Shanghai marches ahead with further development of esports center

Shanghai is moving forward for being an esports center as the city witnessed the closure of the Intel World Open, the first high-profile offline esports event in Shanghai in 2022.

Eight teams attended the offline four-day event, with Team Aster winning the final gold prize on Saturday.

Perfect World, one of the organizers, vowed to take this first large-scale esports event in China in 2022 to showcase China’s efforts in the global esports competitions. 

China’s esports have developed fast in recent years and their influence in the global esports industry has grown stronger as the country has become the world’s largest esports market. China’s Edward Gaming team earned their first-ever League of Legends World Championship title with a 3-2 win over South Korea in the League of Legends World Championship final in November last year.

The size of China’s esports center is anticipated to grow 130.8 percent year-on-year to reach 173.6 billion yuan ($27.36 billion) in 2021 and to further expand in the coming years, according to a joint report released in December by China’s leading game live streaming company, Huya Inc, and the Communications University of China. 

Shanghai ranks second in the world and first in Asia in a list of esports cities released by a research team from Shanghai Jiao Tong University in December last year, according to online news outlet shine.cn.

Shanghai scored 94.9 points in the ranking, next only to Los Angeles.

Market watchers said that the rapid development of the esports center in Shanghai has brought a convenient environment for players as most of the high-level e-sports suppliers in the country are located in the city. Additionally, many first-class esports teams are also in Shanghai.

The gaming industry has been under a strict restriction of gaming time as the government has issued a new rule limiting the time for players aged under 18 to between 8pm and 9pm only on Fridays, Saturdays, Sundays and statutory holidays. The move aims to tackle video gaming addiction among young people.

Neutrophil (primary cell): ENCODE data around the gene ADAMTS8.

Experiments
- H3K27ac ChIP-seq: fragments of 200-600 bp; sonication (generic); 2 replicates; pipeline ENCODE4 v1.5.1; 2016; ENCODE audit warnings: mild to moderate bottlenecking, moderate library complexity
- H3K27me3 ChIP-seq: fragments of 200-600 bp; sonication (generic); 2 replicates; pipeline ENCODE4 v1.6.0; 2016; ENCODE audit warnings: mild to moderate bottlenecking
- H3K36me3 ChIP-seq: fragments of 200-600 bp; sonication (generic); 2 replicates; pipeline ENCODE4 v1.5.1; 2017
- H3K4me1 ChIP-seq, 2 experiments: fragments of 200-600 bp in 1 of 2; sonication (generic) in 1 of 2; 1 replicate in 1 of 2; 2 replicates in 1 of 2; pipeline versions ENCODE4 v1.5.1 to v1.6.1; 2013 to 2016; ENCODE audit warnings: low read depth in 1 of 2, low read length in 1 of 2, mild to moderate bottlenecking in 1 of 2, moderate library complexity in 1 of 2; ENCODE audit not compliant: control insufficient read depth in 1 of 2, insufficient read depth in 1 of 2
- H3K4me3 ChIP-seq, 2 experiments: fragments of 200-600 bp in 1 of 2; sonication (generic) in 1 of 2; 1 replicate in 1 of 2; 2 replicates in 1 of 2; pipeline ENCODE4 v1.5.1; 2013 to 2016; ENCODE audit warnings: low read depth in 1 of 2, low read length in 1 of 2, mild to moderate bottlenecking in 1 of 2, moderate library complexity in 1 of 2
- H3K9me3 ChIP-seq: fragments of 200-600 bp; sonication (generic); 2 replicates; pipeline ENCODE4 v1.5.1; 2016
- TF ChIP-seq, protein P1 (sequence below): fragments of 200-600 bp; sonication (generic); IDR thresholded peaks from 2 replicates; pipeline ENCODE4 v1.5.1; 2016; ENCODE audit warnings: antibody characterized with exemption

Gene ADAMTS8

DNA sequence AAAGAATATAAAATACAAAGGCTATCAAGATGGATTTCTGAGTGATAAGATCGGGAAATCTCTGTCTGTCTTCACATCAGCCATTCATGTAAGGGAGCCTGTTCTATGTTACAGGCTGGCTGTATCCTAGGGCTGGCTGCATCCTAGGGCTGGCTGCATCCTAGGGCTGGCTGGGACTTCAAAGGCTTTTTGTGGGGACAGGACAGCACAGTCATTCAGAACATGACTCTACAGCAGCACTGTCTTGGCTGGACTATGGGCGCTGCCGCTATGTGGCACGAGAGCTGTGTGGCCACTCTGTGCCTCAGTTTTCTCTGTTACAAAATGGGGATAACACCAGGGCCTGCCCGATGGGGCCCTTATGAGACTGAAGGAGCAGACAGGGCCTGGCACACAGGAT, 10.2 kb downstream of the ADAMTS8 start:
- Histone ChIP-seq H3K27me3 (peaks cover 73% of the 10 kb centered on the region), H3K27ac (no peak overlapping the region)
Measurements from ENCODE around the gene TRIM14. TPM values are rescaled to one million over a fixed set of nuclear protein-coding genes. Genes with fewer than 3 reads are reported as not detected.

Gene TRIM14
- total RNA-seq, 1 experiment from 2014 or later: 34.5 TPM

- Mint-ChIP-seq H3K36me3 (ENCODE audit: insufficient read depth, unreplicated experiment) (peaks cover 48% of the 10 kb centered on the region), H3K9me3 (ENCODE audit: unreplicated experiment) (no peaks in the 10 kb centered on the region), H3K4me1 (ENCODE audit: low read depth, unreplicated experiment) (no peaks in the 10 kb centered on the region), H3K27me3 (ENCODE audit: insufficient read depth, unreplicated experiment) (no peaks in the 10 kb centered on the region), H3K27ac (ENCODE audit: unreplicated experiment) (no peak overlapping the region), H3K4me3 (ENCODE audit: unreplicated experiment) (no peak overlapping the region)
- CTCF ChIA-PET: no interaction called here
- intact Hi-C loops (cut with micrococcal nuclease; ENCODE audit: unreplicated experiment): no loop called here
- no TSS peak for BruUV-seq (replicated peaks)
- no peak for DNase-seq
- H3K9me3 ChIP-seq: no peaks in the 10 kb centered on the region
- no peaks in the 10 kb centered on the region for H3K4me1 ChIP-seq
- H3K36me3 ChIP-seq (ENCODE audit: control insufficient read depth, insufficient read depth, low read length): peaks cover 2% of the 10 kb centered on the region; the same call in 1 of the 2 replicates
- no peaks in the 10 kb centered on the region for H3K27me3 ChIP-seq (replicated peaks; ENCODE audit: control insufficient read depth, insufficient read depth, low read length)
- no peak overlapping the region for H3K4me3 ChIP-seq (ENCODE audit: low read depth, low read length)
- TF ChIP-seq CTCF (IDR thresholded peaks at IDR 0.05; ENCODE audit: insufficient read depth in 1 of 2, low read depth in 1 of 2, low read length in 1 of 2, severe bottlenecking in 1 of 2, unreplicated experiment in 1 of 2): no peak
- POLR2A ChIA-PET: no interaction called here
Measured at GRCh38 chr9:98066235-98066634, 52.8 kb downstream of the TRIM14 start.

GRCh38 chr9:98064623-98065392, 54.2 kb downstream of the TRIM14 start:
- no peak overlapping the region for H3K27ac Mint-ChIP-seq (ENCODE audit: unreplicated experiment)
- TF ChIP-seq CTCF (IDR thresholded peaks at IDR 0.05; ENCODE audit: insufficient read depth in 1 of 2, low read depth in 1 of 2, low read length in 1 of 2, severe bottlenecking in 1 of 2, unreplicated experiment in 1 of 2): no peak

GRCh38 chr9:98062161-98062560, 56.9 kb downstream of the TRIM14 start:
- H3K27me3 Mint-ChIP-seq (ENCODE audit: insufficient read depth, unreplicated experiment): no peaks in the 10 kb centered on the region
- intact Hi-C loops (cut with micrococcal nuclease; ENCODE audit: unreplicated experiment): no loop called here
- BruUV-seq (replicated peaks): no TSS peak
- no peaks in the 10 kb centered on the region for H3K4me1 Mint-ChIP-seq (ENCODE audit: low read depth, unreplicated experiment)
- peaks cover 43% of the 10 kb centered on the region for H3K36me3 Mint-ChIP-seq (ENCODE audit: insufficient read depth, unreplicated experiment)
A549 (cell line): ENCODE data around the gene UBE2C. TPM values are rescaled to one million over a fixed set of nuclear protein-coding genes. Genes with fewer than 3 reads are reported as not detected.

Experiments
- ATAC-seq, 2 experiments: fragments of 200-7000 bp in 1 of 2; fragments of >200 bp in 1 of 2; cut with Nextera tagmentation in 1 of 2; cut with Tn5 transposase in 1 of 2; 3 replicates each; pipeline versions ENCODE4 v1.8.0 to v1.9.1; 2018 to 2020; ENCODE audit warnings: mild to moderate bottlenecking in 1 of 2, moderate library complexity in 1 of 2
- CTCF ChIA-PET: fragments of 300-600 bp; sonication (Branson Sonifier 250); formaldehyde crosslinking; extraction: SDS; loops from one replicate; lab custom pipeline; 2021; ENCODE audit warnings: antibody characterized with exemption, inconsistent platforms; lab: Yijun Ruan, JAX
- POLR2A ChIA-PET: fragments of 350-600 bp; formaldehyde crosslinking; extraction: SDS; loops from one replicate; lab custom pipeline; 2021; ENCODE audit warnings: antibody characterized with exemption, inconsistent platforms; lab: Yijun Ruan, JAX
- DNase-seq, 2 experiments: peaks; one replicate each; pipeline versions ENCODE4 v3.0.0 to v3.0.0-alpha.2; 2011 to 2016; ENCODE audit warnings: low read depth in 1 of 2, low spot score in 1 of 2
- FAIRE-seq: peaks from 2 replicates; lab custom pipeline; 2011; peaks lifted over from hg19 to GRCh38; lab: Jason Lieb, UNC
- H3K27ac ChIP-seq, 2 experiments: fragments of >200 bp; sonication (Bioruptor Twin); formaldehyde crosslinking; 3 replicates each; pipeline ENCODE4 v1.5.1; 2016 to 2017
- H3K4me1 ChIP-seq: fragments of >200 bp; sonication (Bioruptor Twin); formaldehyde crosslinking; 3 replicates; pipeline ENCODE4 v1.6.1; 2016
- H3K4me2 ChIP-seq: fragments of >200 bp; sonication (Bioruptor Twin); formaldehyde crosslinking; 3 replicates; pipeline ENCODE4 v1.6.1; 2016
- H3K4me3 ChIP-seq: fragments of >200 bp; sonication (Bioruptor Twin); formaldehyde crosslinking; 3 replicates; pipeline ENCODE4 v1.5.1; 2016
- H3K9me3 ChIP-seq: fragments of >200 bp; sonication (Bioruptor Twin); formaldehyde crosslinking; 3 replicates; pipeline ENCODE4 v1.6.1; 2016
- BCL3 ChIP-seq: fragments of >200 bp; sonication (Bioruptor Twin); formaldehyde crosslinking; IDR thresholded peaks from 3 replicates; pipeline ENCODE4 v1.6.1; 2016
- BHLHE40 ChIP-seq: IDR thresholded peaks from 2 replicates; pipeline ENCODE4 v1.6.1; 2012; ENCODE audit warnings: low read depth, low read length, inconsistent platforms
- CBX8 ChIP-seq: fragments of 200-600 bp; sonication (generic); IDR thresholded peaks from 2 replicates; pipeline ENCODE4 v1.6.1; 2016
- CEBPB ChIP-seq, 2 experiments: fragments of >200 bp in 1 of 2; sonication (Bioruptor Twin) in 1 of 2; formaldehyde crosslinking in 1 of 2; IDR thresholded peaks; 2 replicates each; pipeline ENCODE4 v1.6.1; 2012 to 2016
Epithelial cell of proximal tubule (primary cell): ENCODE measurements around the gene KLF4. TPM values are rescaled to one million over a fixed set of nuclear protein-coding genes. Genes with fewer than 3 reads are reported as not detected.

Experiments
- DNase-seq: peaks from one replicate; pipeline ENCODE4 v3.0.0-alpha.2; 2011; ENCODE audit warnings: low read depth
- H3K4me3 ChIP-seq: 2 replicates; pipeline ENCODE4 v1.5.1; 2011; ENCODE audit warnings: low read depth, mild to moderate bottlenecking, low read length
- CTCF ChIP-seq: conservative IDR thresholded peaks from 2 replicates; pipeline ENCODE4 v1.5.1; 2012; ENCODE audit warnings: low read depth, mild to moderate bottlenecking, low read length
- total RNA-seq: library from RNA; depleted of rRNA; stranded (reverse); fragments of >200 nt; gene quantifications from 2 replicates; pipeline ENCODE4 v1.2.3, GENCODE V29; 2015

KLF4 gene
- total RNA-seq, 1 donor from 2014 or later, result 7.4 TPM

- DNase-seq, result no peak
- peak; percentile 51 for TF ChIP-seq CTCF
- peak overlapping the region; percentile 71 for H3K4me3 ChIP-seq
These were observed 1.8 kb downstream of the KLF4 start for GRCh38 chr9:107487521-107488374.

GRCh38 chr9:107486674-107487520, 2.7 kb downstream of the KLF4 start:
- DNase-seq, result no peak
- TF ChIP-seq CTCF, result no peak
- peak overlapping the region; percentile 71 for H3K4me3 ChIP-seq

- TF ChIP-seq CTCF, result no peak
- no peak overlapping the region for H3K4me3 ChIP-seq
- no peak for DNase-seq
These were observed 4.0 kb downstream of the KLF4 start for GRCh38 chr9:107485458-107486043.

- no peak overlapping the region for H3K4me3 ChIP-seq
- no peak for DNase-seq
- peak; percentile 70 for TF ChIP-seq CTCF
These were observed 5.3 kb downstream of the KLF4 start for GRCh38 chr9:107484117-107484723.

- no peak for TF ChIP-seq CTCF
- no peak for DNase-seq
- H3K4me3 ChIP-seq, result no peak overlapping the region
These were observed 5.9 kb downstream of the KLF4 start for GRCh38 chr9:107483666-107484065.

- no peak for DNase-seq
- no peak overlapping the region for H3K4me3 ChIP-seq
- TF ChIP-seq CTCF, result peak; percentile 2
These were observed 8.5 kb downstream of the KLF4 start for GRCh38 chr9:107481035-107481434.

Robert H. Xiao, CEO of Perfect World, said that the esports industry has entered a relatively mature state and both the growth of game users and their preferences have remained stable.

“It will not grow as fast as before but it will remain relatively flat,” Xiao said. 

From the perspective of capital, shares of large companies in the industry will be relatively stable and small and medium-sized companies will have more opportunities for innovation and breakthroughs, Xiao explained, adding that in the future, it is not ruled out that more acquisitions and mergers will gradually occur in the gaming industry.

Xiao said that regardless of users, market, or capital level, the stable and sustainable growth will be the main tone of China’s game market in the future. “In the long run, the gaming market is like film or entertainment, which may have some ups and downs, but it is basically stable, healthy and developing upward,” Xiao said. 

In November of last year, Hangzhou 2022 organizers officially announced the events for the Esports at the Hangzhou Asian Games in a press conference during the 2021 China International Import Expo.

The eight games disputing medals are FIFA online 4, PUBG Mobile Asian Games Version, Arena of Valor Asian Games Version, DOTA2, League of Legends, Dream Three Kingdoms 2, HearthStone and Street Fighter V.

Source: Global Times

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